Friday, December 17, 2010

The job market for assistant professors in marketing

That's the title of a new paper by C├ęsar Zamudio, Yu Wang, and Ernan Haruvy, which looks at the market for marketers as a two sided matching problem.

Here's the abstract:
"We measure the value of different types of matches between job candidates and marketing departments by applying a structural two-sided matching model to a dataset of placements in the entry-level marketing professor job market in 1997 – 2005. Our results show that a match between a candidate trained in a particular field and a department with comparable faculty is not always the most valuable match. We find evidence for publications serving as quality signals for job candidates, especially publications in top marketing journals. Author positions close to the first and a large number of co-authors seem to be valuable signals of job candidates’ research productivity. Finally, matches between candidates who graduated from top ranked departments and top ranked hiring departments generate especially high matching values."

They write about the somewhat complicated unraveling they see in the market:
"The expertise structure of the marketing arena has caused the hiring process within each field to unravel differently. This is a consequence of the way research productivity is judged by marketing faculty from different fields. As of today, most candidates have defended their dissertation proposals by the time they participate in the market. CB [consumer behavior] and strategy job candidates are often expected to have multiple finished projects in their research pipeline, preferably submitted to top journals, by the time they participate in the market. This expectation requires that the candidate be involved in projects which are in advanced planning stages, and pursue active collaborations with senior faculty members. Modeling candidates, however, are only expected to have constructed a plan for their dissertation, along with preliminary results. This is because modeling articles often have a longer time to submission and the review process is considerably slower. Thus, modeling departments hire based on the promise of each candidate’s research proposal. To summarize, depending on the candidate’s field, he or she may be evaluated based on a promise of a planned project, or based on a rich portfolio of finished projects in which the candidate’s relative contribution is unknown.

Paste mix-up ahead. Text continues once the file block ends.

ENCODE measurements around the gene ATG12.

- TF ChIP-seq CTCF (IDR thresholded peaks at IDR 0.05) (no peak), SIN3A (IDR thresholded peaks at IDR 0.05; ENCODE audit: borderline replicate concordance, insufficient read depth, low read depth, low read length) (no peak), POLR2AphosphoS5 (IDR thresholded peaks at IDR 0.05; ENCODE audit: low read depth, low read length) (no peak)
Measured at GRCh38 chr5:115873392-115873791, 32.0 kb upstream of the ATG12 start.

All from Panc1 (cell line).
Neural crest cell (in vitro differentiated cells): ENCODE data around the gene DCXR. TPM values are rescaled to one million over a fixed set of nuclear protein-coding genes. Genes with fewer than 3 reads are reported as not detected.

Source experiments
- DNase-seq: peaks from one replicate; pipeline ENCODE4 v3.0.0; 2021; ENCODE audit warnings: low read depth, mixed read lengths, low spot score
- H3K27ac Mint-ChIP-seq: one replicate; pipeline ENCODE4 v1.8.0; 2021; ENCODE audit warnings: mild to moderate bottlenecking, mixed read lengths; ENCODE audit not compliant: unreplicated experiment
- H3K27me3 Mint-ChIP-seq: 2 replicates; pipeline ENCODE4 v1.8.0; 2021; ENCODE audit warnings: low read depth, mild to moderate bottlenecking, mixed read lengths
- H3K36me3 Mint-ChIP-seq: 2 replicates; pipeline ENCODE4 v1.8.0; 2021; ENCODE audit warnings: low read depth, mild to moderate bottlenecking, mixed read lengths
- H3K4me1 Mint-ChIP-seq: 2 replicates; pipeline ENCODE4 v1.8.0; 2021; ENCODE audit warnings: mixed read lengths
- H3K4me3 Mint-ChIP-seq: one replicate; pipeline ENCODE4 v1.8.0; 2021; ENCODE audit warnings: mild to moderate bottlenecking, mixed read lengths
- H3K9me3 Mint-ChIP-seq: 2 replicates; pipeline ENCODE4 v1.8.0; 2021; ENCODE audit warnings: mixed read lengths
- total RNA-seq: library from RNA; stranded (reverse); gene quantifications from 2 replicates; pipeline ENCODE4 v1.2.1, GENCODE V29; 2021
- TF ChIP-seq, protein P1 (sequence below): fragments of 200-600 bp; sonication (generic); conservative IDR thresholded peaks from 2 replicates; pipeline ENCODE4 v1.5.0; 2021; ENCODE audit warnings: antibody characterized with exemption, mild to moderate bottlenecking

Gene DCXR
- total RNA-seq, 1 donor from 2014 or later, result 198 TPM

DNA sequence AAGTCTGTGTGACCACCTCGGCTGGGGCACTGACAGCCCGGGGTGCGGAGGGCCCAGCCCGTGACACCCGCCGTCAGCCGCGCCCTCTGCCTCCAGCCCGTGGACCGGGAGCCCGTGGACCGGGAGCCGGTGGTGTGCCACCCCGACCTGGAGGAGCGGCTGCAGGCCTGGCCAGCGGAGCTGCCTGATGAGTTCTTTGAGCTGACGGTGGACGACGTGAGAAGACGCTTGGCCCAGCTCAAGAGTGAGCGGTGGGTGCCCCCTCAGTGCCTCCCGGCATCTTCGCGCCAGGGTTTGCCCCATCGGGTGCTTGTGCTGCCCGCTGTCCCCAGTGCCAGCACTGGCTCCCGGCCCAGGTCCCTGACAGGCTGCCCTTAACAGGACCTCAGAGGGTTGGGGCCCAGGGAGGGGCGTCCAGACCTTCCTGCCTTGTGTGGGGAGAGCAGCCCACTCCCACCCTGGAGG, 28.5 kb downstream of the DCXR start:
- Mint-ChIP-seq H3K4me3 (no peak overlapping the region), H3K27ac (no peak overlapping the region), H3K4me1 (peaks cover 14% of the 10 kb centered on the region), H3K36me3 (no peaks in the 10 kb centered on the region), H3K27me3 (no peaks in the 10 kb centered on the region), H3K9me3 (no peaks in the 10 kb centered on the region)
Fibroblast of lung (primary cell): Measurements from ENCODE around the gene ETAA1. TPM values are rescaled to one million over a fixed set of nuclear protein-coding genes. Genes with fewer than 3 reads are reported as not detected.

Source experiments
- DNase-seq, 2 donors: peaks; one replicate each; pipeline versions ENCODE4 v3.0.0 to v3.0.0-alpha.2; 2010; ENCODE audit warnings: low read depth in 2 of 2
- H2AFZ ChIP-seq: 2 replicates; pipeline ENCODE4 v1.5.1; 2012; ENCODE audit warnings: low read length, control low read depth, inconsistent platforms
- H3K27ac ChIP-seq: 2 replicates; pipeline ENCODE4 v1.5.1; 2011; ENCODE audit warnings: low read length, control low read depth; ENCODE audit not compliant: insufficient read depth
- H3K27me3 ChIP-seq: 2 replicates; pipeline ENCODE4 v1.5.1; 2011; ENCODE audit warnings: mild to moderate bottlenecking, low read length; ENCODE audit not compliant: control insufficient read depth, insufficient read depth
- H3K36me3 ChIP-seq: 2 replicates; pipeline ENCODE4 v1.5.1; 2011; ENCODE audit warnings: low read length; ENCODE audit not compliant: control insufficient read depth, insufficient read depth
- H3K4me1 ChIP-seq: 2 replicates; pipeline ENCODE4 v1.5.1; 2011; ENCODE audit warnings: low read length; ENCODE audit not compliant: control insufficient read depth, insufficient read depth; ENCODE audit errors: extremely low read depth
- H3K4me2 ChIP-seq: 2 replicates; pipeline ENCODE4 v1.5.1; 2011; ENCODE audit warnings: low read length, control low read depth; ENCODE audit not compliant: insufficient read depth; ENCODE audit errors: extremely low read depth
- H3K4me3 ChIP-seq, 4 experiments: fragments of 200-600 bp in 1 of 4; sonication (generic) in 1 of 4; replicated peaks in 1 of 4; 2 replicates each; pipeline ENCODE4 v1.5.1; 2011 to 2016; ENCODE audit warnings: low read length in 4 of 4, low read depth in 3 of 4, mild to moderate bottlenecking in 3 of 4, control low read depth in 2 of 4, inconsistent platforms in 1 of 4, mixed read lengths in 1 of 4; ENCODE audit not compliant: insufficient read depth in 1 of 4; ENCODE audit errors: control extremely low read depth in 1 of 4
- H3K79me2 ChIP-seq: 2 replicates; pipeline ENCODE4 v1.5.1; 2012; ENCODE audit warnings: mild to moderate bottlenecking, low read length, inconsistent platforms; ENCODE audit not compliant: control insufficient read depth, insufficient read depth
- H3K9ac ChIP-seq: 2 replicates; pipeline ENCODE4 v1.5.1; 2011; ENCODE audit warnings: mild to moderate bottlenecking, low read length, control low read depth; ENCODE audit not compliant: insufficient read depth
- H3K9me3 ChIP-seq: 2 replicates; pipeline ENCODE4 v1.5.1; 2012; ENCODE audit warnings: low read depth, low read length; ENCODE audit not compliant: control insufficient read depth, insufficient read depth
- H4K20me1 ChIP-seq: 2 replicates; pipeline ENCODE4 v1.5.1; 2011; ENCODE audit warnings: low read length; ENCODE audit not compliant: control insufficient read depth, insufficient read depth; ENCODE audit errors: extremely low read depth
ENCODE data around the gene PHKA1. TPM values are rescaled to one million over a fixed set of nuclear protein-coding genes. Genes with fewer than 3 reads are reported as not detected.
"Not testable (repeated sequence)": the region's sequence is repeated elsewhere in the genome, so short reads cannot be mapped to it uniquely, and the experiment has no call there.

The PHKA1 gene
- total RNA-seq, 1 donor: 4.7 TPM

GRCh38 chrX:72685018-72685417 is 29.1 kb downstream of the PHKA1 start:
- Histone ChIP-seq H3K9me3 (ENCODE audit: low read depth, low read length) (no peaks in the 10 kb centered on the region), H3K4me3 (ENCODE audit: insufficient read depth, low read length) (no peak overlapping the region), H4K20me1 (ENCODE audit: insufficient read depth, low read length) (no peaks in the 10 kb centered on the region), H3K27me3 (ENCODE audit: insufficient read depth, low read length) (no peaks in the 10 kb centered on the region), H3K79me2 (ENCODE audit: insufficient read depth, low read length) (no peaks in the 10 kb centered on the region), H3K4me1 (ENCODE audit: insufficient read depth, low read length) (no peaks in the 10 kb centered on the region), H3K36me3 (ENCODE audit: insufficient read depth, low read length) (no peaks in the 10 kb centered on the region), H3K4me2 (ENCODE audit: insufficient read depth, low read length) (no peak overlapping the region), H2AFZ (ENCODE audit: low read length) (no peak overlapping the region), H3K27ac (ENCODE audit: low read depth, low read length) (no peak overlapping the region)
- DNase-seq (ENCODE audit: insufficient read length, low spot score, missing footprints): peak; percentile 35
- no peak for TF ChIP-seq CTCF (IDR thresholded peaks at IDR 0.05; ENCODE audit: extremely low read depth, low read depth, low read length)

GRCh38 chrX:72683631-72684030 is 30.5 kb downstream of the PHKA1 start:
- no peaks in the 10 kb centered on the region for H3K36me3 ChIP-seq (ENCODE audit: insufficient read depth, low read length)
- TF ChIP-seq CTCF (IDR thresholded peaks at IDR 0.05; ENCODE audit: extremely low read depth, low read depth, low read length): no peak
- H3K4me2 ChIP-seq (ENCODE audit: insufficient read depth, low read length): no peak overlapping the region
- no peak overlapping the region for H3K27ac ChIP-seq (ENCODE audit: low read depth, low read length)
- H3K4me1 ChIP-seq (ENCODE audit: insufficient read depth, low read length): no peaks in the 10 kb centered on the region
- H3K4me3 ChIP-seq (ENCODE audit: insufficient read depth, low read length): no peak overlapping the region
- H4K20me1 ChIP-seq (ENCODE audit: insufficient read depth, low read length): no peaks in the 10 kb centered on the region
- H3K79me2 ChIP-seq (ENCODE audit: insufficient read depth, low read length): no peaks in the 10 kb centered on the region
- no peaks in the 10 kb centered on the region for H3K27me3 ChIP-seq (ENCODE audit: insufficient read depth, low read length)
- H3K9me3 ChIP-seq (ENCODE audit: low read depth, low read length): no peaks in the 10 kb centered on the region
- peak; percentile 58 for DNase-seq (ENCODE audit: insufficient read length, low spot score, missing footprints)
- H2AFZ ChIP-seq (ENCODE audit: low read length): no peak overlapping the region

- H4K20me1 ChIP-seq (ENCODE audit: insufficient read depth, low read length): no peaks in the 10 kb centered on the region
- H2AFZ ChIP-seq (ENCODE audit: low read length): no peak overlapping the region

2 comments:

Frank said...

They refer to ``the hiring process within each field,'' but how does the marketing department (or the business school) determine which fields to hire in?

Sandeep Baliga (Northwestern) has been blogging on such: http://cheeptalk.wordpress.com/2010/07/29/why-do-specializations-get-slots-in-an-academic-department/
http://en.wordpress.com/tag/art-of-office-politics/

Academic Jobs said...

Very good information for searching a professor job. A professor is a scholarly teacher the precise meaning of the term varies by country. In most English speaking nations professor is reserved for senior academics holding a departmental chair or an awarded chair specifically bestowed recognizing an individual. Thanks a lot...